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JOSEPH HIGHMORE (c.1692 - 1780) was one of the most talented and versatile English portraitists of the eighteenth century. He first trained, for five years, as a lawyer but abandoned the practice and entered Sir Godfrey Kneller's Academy in London in 1713. When he began work as a professional artist in 1715 he found his natural ability to draw a sharp likeness soon won him a large clientele in the City, while his legal education and manner helped gain access to the nobility and gentry. Such was his success that the poet John Bunce wrote the following verse soon after the death of Kneller in 1723;
“No more let Britain for her Kneller grieve
In Highmore see a rising Kneller live
Whose happy pencil claims as high a name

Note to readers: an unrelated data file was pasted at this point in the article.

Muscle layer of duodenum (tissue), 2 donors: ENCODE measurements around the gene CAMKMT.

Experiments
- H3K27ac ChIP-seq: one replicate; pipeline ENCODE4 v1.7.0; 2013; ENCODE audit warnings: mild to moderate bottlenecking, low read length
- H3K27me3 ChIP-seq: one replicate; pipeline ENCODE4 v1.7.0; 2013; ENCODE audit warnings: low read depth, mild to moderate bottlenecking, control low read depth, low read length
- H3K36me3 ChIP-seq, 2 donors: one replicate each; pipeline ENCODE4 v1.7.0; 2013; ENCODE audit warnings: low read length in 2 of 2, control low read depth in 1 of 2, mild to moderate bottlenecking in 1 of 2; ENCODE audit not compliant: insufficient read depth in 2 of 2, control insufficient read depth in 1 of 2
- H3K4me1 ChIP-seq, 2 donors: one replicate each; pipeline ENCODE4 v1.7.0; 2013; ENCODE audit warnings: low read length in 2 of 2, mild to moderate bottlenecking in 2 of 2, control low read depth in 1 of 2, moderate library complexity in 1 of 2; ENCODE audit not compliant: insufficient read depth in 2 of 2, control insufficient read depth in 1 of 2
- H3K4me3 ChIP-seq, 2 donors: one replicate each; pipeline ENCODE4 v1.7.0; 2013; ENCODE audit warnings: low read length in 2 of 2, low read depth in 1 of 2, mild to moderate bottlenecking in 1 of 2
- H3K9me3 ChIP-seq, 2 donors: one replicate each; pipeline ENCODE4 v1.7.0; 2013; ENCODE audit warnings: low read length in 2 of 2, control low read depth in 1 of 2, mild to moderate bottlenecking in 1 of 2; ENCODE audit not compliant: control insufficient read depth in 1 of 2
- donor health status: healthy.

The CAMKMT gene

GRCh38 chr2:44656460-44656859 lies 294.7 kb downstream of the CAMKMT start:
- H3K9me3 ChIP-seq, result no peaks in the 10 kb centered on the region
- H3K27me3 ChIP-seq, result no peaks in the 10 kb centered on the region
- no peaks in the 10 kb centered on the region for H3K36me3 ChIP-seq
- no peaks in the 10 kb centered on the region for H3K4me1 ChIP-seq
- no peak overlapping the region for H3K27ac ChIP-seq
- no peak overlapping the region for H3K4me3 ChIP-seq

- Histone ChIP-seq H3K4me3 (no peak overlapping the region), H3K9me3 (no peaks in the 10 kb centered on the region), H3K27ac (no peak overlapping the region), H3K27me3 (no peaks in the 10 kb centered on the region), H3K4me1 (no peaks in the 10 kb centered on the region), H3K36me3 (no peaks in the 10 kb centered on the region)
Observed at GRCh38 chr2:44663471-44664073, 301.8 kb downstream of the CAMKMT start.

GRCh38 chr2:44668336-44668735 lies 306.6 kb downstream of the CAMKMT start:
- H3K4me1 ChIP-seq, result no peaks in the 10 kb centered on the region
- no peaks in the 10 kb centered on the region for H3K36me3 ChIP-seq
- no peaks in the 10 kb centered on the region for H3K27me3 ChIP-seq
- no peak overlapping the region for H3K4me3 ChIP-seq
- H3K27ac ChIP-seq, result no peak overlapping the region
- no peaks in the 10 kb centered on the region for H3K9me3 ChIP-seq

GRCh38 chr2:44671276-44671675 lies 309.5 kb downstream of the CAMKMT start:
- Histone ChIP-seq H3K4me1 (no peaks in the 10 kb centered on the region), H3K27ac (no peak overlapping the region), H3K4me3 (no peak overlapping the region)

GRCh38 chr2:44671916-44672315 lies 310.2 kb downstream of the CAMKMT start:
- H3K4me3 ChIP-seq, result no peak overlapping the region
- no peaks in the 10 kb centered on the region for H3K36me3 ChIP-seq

If equal merit challenge equal fame.”
Although Highmore’s style first followed that of Kneller (as did whole generations of early eighteenth century artists), he also assumed the more forceful and realistic characterisation of Hogarth. As a result, Highmore’s portraits soon lost much of the Augustan stiffness of Kneller, instead showing a more subtle and fluid construction. This portrait of the 1740s demonstrates a further evolution of Highmore’s style following his trip to France in 1734. Like many of his contemporaries, such as Hayman and later Gainsborough, Highmore was heavily influenced by the French rococo manner first popularized by the influential French painter and engraver Hubert Gravelot, who arrived in London in 1732.
|Height||30.00 inch||(76.20 cm)|
|Width||25.00 inch||(63.50 cm)|
|External Height||37.00 inch||(93.98 cm)|
|External Width||32.00 inch||(81.28 cm)|